This was a remarkable speech and would have attracted more comment had it not been delivered in the depths of the July holiday season. Salmond has altered the content of the independence message to such an extent that sometimes he sounds more Unionist than the Unionists. Indeed, in the same week, Alistair Darling, the chairman of Better Together, railed against the idea of a currency union after independence on the grounds that it would lead to the Bank of England dictating interest rates and possibly fiscal policy in Scotland. Of course, the No campaign thinks that Salmond's Unionism is only skin-deep. It believes that if he did persuade Scots to vote Yes, he would rapidly abandon it, set up border posts and discriminate against English people. And it has to be said that Salmond's promise to keep the Queen, the pound, Nato and so on does not appear to have removed the anxieties of Scots. Notwithstanding the 600 answers presented in the White Paper, Scots still don't seem to understand the fundamental question: what is independence for?
They worry about the costs of separation, Scotland's share of UK debt, the reaction of European countries, the Clyde losing shipbuilding contracts and the possibility that England might play rough on the pound. But their search for guarantees is futile. There is a whole raft of independence questions that are simply unanswerable because they would be the subject of negotiations with Westminster and Westminster isn't going to negotiate in advance of the referendum.
Indeed, Salmond's very stress on continuity makes some Scots nervous. If the Scottish Government is saying that nothing much will change, why is it holding a referendum on independence? Maybe it isn't telling us the full story. In the course of possibly fraught independence negotiations with the rest of the UK, and the EU, who knows what could happen. The "unknown unknowns", as the former US defence secretary, Donald Rumsfeld, called them, have been Better Together's best ally.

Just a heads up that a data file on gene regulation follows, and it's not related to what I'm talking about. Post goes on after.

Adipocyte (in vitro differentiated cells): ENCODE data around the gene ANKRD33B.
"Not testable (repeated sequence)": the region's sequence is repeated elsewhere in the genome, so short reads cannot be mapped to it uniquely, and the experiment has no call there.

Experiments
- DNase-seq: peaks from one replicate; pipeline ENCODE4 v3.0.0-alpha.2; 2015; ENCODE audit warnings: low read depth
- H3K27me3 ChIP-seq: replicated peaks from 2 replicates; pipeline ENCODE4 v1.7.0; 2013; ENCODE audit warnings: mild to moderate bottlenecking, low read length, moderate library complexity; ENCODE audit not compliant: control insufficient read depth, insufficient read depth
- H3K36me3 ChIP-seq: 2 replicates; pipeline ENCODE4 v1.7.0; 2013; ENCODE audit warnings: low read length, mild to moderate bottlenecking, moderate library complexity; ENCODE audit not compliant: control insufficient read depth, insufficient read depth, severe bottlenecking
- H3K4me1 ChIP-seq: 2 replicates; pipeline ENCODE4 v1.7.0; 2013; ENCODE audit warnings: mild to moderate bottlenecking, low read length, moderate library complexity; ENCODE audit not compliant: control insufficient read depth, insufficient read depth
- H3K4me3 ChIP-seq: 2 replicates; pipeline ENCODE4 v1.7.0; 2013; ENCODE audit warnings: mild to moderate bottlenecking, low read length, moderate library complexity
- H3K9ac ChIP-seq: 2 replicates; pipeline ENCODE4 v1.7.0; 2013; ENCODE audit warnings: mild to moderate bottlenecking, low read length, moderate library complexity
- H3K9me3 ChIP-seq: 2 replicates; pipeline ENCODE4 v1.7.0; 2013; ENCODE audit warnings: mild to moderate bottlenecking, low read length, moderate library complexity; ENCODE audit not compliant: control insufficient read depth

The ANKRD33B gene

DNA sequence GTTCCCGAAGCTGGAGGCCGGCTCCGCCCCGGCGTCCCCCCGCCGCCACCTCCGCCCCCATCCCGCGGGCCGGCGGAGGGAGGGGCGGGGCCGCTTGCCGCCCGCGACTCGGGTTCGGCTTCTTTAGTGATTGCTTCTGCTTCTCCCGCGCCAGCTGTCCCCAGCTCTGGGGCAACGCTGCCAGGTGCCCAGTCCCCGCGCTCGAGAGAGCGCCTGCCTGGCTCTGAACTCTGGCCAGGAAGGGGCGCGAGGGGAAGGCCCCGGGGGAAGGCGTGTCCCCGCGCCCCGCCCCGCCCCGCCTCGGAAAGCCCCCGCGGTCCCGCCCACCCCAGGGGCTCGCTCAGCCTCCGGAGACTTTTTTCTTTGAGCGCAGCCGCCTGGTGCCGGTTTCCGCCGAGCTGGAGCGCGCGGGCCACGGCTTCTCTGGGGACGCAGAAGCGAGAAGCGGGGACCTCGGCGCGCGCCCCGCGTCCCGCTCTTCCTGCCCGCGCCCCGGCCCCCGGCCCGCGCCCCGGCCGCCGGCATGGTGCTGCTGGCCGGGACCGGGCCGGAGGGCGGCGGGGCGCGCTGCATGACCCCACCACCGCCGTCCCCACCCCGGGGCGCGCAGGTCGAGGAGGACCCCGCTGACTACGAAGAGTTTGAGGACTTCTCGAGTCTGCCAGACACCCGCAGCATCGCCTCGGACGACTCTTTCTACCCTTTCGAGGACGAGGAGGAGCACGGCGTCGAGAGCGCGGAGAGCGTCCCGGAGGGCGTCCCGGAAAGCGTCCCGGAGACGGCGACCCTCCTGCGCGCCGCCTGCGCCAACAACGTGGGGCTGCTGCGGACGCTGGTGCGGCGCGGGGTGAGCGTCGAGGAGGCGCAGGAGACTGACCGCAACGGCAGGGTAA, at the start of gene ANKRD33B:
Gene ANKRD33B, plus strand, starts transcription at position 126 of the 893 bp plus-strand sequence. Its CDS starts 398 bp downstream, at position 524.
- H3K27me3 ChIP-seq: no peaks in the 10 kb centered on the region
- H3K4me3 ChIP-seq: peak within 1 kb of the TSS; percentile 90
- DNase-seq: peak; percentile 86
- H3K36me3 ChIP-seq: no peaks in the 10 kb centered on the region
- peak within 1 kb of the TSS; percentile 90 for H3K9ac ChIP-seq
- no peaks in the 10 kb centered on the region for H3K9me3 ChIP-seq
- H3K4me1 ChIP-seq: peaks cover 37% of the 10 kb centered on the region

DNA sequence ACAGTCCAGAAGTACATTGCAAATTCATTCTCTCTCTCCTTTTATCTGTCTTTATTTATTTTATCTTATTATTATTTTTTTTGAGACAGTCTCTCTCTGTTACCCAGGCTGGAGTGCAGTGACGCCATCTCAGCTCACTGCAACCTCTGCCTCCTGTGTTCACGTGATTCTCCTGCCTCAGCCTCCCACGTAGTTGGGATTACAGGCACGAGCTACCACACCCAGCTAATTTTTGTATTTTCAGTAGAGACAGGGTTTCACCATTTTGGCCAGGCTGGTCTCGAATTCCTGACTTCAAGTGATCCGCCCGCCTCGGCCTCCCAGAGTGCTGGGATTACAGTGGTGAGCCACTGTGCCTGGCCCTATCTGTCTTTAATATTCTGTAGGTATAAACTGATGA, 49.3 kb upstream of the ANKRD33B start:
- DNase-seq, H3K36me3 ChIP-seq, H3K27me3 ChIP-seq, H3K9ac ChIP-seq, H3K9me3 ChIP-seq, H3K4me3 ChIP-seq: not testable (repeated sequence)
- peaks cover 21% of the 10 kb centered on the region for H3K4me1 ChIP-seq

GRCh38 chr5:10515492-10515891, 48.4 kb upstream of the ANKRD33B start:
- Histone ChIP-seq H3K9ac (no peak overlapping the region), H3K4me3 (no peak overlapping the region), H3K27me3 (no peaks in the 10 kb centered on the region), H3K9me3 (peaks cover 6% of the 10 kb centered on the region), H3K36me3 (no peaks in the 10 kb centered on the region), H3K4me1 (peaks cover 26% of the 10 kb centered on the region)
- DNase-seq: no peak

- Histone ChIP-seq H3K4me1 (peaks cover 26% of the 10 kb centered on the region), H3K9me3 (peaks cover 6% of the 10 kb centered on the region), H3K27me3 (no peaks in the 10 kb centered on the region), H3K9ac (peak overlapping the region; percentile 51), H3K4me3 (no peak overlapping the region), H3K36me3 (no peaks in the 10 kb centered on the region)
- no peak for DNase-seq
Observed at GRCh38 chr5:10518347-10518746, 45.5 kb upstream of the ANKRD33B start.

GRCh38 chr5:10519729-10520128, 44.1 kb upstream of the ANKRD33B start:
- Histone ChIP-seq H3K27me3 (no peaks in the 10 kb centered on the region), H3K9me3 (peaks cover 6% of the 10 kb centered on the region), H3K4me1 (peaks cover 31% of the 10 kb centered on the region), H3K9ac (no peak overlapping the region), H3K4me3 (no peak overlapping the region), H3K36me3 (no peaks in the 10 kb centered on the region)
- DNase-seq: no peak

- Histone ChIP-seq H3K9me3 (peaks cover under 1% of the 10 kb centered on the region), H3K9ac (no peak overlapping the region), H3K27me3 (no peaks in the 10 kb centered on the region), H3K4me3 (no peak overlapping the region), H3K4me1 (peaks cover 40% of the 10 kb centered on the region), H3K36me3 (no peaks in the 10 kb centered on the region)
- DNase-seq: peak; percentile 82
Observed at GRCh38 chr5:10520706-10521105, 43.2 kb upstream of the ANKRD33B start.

I'm not just recycling the conventional wisdom of the press or opinion polls here. Travelling the length and breadth of Scotland in the past year compiling and promoting my book Road To Referendum, and the television series that accompanied it, has put me in touch with voter attitudes as never before in my three decades as a political hack. It has been an eye-opener, and, in many ways, rather inspiring. Scots - at least those who think about politics - are now, I believe, genuinely proud of their Parliament. Most people who actually read the White Paper rather liked its communitarian philosophy. Scotland has become more than a brand; it has become a kind of moral example.
There is profound discontent at the grabbit-and-run culture of Westminster and the City of London. But this has not yet translated into widespread support for independence for Scotland.
This was apparent even at the Radical Independence conference, which attracted over 1000 to its gathering in Glasgow in November in the cause of progressive nationalism. But speakers like the former Labour MP, Denis Canavan, insisted that they just don't regard themselves as nationalists. Theirs is, if you like, an instrumental nationalism, borne of desperation at the decline of the left in England.